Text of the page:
Breast cancer type 1 and 2 susceptibility proteins, BRCA1 and BRCA2, are integral parts of the body’s toolkit for repairing DNA damage in cells. Unfortunately, when either protein has mutations that impair its function, the repair complexes begin to repair DNA incorrectly, leading to hereditary breast and ovarian cancer (HBOC) syndrome. HBOC greatly increases a woman’s risk of developing breast and ovarian cancer and a man’s risk of developing prostate cancer. An estimated 1 in 500-1,000 individuals in the general population have a potentially disease-causing BRCA1 or BRCA2 mutation.

In healthy cells, BRCA1 and BRCA2 perform DNA damage repair. In tumor cells with BRCA1 or BRCA2 mutations, other proteins are called to perform DNA damage repairs instead. By blocking the function of two important DNA repair proteins — PARP1 and PARP2 — researchers can force breast cancer tumors into a cell-death process called apoptosis. This insight has prompted the development of numerous PARP-inhibiting drugs.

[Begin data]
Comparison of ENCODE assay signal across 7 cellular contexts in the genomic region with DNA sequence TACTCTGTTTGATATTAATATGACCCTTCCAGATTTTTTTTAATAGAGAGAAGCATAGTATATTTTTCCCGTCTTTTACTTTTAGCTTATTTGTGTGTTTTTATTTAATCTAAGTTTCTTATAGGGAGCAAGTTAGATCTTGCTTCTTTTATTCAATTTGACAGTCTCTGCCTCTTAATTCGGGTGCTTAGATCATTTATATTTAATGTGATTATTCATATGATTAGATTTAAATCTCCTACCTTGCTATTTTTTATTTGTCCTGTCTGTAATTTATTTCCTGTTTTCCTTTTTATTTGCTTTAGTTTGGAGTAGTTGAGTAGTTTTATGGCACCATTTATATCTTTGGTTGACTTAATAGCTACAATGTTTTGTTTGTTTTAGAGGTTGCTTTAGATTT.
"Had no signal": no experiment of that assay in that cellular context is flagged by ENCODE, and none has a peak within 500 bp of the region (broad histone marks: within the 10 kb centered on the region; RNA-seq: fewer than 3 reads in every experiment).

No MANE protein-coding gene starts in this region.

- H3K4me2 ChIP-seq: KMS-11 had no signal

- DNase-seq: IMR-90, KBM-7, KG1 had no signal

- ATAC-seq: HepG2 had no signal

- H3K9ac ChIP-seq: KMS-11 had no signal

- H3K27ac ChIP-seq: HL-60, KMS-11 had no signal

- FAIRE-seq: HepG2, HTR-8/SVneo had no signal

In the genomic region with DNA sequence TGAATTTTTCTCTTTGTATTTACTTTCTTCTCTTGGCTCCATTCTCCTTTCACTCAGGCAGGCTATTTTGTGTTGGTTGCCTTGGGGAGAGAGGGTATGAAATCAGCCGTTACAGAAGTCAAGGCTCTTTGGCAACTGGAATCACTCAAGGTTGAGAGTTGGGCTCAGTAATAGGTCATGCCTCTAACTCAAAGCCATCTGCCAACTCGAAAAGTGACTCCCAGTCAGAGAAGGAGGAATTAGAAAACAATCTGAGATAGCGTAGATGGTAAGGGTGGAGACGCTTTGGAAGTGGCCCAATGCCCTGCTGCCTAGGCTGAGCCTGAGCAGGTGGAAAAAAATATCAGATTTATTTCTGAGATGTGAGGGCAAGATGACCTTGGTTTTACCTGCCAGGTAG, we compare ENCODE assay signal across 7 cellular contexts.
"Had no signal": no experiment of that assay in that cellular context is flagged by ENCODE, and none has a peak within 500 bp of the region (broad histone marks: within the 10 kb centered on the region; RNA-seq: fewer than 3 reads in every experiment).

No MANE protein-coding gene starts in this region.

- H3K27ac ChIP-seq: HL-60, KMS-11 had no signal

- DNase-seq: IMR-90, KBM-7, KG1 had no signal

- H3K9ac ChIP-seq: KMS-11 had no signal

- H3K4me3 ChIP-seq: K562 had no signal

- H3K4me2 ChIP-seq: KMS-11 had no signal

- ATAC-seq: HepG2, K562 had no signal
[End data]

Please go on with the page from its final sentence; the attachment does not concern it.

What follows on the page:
Cancer cells mutate quickly, though, and patients with advanced breast cancer have, in many cases, become resistant to PARP inhibitors. The authors of the Nature study probed exactly what kind of mutations lead to PARP inhibitor resistance. Using CRISPR-Cas9 DNA editing technology with a dense library of gRNAs manufactured by Twist Bioscience, they tiled mutations across the PARP gene. They then sorted the mutants that had developed PARP inhibitor resistance and examined them using Next Generation Sequencing.